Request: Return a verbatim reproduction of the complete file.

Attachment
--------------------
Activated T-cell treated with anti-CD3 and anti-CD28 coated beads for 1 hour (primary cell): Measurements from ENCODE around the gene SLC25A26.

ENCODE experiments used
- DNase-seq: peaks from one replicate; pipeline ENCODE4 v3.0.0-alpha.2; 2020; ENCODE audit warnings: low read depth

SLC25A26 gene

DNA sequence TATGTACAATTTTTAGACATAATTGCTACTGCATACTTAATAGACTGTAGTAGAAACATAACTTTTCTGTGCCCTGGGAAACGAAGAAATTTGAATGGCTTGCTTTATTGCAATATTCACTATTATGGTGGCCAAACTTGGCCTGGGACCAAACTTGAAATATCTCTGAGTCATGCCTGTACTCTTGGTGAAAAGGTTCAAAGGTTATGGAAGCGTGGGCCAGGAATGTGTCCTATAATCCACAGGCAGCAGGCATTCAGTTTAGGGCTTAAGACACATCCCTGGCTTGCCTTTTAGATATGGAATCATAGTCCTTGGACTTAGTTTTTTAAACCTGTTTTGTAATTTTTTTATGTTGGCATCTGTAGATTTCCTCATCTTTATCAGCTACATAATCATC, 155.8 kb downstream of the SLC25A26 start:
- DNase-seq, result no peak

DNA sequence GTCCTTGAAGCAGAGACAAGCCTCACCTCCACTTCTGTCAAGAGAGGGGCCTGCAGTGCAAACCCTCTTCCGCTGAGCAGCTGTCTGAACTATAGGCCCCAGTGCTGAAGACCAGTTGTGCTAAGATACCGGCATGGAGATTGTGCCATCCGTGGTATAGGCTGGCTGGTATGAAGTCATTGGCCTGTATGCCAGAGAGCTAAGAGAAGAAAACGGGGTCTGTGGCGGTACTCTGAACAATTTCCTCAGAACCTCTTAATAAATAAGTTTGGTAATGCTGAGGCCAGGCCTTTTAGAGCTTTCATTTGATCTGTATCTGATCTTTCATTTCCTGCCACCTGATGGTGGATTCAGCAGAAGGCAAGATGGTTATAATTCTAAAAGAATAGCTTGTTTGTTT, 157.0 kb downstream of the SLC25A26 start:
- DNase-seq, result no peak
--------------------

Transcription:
Activated T-cell treated with anti-CD3 and anti-CD28 coated beads for 1 hour (primary cell): Measurements from ENCODE around the gene SLC25A26.

ENCODE experiments used
- DNase-seq: peaks from one replicate; pipeline ENCODE4 v3.0.0-alpha.2; 2020; ENCODE audit warnings: low read depth

SLC25A26 gene

DNA sequence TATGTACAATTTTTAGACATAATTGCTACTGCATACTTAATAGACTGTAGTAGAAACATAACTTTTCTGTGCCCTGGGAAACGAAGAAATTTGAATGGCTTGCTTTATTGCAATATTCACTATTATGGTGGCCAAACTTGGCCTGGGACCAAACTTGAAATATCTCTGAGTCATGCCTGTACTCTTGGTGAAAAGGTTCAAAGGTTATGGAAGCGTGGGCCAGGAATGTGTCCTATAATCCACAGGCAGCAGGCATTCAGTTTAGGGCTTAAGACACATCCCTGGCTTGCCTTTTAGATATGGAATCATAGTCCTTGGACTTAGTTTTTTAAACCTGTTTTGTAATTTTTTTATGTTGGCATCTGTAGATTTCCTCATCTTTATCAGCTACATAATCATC, 155.8 kb downstream of the SLC25A26 start:
- DNase-seq, result no peak

DNA sequence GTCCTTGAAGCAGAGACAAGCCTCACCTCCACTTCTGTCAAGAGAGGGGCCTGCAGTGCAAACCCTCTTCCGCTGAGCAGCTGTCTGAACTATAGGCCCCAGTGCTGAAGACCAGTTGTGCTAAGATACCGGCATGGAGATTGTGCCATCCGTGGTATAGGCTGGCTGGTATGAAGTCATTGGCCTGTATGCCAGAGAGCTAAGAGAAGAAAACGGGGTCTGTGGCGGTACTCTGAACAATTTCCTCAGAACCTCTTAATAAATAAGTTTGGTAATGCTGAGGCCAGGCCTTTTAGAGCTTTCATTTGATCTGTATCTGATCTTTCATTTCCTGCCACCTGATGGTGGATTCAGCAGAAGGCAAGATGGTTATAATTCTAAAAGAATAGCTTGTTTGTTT, 157.0 kb downstream of the SLC25A26 start:
- DNase-seq, result no peak